Climate Batteries in Cannabis Grow Operations

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I sat down with Jordan Stanley at the Cannabis World Congress & Business Expo in Los Angeles to talk about The Stanley Brothers Charlotte’s Web (CW) Hemp 1,100 plant grow operation in Colorado.


The Stanley Brothers started as indoor growers, using 1000W HPS lights. They’ve since moved production both outdoors and into greenhouses. All propagation, breeding and R&D is still done indoors.  Indoors, they’ve replaced all their original 1000W HPS lights with 200W LEDs that don’t throw off any heat. They are moving to LED lights for the supplemental lighting in the greenhouses as well.

Through internal side-by-side testing of LED and HPS lights, using the same genetics and conditions, the Stanley Brothers were encouraged by the results. Under LED lights, the leaves were bigger and greener. They looked like outdoor plants.

Pest Management

They are organic in their pesticides, per Colorado law regulating the use of pesticides in cannabis production. For example, they use Green Cleaner to control mites and aphids.


Their next major capital expenditure will be on a water drip system from Hydro Gardens in Colorado Springs.

With a slow drip system, they will be able to grow 5 lb plants out of 20 gallon pots. A steady drip saves 15-20% on water because of no overflow or drainage coming out the bottom. The plant soil also stays slightly damp at all times, which promotes healthy microbic activity in the soil, as compared to hand-watered soil that goes back and forth between wet and dry.

According to Greg Morton of Hydro Gardens, typical flood & drain or ebb & flow systems will bring water in from the bottom up usually using the same amount of water every time they water. What can happen over time is that it will create a barrier of salts at the high point the water comes to. If your roots happen to be on the other side of that barrier, they can’t get to the nutrients. Also, the biggest issue with these types of system is that you have multiple plants being exposed to the same water especially if it is a re-circulating system as most of this type are. This means you are sharing diseases, pests and fungus and any other problems to ALL plants in that system. Also, with a re-circulating system, you don’t know exactly what you are feeding the plants after the first feeding from when you mix. It’s much harder to be sure your plants are getting exactly the nutrients they need when they need them this way.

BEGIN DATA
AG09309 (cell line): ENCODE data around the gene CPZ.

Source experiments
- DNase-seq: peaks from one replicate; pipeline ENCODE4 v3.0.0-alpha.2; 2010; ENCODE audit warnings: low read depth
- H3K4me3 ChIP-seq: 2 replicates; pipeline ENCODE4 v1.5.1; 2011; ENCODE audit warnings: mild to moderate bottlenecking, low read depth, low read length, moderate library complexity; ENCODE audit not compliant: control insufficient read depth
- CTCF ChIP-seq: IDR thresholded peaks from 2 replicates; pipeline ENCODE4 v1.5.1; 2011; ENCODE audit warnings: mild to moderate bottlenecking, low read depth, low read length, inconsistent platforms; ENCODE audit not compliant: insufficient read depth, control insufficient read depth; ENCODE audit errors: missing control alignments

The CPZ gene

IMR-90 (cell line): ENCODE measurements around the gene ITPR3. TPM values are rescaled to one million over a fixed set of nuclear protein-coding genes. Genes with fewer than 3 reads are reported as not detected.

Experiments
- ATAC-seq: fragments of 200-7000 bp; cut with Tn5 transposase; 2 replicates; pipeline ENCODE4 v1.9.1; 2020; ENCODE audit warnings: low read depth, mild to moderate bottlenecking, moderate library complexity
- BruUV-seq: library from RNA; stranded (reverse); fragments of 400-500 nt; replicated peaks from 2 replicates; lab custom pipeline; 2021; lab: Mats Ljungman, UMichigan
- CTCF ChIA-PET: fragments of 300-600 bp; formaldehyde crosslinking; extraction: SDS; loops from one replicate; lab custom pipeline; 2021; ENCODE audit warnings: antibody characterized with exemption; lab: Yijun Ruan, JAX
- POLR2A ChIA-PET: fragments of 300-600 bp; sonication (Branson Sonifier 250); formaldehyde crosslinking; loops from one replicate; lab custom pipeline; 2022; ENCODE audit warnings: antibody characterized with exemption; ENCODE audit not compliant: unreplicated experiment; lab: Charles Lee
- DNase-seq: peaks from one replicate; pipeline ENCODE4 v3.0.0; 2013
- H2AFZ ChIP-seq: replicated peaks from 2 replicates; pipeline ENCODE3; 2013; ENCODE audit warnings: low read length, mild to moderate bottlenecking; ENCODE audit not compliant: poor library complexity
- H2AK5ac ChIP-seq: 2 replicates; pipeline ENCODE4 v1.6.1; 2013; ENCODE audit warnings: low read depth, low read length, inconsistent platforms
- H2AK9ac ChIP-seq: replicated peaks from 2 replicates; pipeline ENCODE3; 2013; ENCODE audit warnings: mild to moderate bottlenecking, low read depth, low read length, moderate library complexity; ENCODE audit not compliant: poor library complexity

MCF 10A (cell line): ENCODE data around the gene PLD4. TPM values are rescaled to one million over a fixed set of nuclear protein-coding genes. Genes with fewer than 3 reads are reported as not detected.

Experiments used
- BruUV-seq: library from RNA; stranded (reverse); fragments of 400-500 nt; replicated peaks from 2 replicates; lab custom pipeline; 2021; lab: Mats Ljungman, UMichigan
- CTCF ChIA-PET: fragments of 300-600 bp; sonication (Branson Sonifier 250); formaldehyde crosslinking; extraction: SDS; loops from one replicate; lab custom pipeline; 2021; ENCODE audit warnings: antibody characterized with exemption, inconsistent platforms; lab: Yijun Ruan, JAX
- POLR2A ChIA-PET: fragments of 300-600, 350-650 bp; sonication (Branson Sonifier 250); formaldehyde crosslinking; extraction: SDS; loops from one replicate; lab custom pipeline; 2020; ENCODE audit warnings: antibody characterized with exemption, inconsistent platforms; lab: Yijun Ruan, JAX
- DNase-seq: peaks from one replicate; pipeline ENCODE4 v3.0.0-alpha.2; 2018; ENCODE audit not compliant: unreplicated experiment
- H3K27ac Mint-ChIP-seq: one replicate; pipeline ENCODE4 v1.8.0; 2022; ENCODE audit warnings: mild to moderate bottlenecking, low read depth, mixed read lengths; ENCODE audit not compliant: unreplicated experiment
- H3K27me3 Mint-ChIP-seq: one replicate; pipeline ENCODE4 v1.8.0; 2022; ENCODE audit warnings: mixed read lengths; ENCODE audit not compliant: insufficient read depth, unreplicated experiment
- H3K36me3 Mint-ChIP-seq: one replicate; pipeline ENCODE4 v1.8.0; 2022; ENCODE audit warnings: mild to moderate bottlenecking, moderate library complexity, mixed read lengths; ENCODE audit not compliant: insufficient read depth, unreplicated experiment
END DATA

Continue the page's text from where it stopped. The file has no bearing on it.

A system that “top sprays” doesn’t have the same problems. Firstly, all bags are separate so if there is a disease or other problem, it’s isolated to just that bag. You don’t lose the entire crop just a couple plants and you keep on going. The water all flows down through the media and doesn’t build up that salt barrier (as long as you flush with plain water now and again usually about once per week). The tubing has a wider ID (inside diameter) so it’s much less like to get clogged compared to other drip irrigation tubing. This will help in using fertilizers that aren’t 100% soluble. The system is designed to drain the water out so you feed with the same nutrient solution every time you water. If you water correctly using solar accumulation, you will waste less water and fertilizer using this system than with the waste and evaporation from re-circulating systems.

A drip system includes tubing (dripper or sprayer), stakes (dripper or sprayer), coco bags (5 gal or 3 gal), injectors, controllers etc.

For 1,100 plants, the Stanley Brothers currently use 1,800 gallons of water per day. A drip system will reduce that to about 1,100 gallons per day, or 1 gallon per plant.

Renewable Energy

Exploring solar. Capital expense.

Temperature and Humidity Control

The Stanley Brothers built one of their two greenhouses on top of a climate battery about 4 years ago.


According to Jerome Osentowski, founder of the Central Rocky Mountain Permaculture Institute, a climate battery is a “subterranean air-circulation system that takes the hot, moist, ambient air from the greenhouse during the day, stores it in the soil, and discharges it at night. A climate battery is a simple design that traps hot and cold air and regulates it for best possible use.”


The climate battery cools the Stanley Brothers greenhouse during the day and turns the greenhouse pad into a heat pad at night, saving 30% on propane. Fans push air from the greenhouse down through underground pipes, where the temperature is naturally cooler. The warm air current travels under the length of the greenhouse, cools, and loses humidity. The air coming back up into the other end of the greenhouse feels like air-conditioned air. By comparison, the Stanley Brothers greenhouse that doesn’t have the climate battery is consistently about 8-10 degrees warmer all the time. The indica greenhouse, where they have the climate battery, grows indica plants that are consistently 3-4 feet taller than the sativa plants, which grow in the sativa greenhouse without the climate battery. The only cost is the price of running 4 fans.

By slowly circulating all of the hot, moist daytime air of the greenhouse down underground where it is always cooler than the greenhouse air, the climate battery forces the vapor to condense.  By doing so, the solar heat as well as the chemical heat from the plant photosynthesis that was required to evaporate the moisture in the first place is forced into the soil.  By inducing this “dewpoint” condition in the soil of the greenhouse, the plant roots are always being bathed in warm, moist conditions – the perfect balance for plants and solar greenhouses.  The space is heated by the massive amount of radiating solar heat stored in the soil under the greenhouse, and with fans to circulate cooler nighttime greenhouse air through the tubing network, adding warmth and moisture back to the greenhouse.